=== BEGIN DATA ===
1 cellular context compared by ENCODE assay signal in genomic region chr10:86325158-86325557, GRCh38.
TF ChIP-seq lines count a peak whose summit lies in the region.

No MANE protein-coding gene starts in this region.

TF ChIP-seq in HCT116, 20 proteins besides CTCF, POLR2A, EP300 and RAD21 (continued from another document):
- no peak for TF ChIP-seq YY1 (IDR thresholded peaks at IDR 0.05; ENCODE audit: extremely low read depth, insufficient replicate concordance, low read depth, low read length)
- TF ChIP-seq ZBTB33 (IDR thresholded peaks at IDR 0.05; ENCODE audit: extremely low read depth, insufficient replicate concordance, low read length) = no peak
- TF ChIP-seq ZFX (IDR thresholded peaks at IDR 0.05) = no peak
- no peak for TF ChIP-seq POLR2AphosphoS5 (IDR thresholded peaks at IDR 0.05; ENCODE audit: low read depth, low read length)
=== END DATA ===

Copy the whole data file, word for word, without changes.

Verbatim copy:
1 cellular context compared by ENCODE assay signal in genomic region chr10:86325158-86325557, GRCh38.
TF ChIP-seq lines count a peak whose summit lies in the region.

No MANE protein-coding gene starts in this region.

TF ChIP-seq in HCT116, 20 proteins besides CTCF, POLR2A, EP300 and RAD21 (continued from another document):
- no peak for TF ChIP-seq YY1 (IDR thresholded peaks at IDR 0.05; ENCODE audit: extremely low read depth, insufficient replicate concordance, low read depth, low read length)
- TF ChIP-seq ZBTB33 (IDR thresholded peaks at IDR 0.05; ENCODE audit: extremely low read depth, insufficient replicate concordance, low read length) = no peak
- TF ChIP-seq ZFX (IDR thresholded peaks at IDR 0.05) = no peak
- no peak for TF ChIP-seq POLR2AphosphoS5 (IDR thresholded peaks at IDR 0.05; ENCODE audit: low read depth, low read length)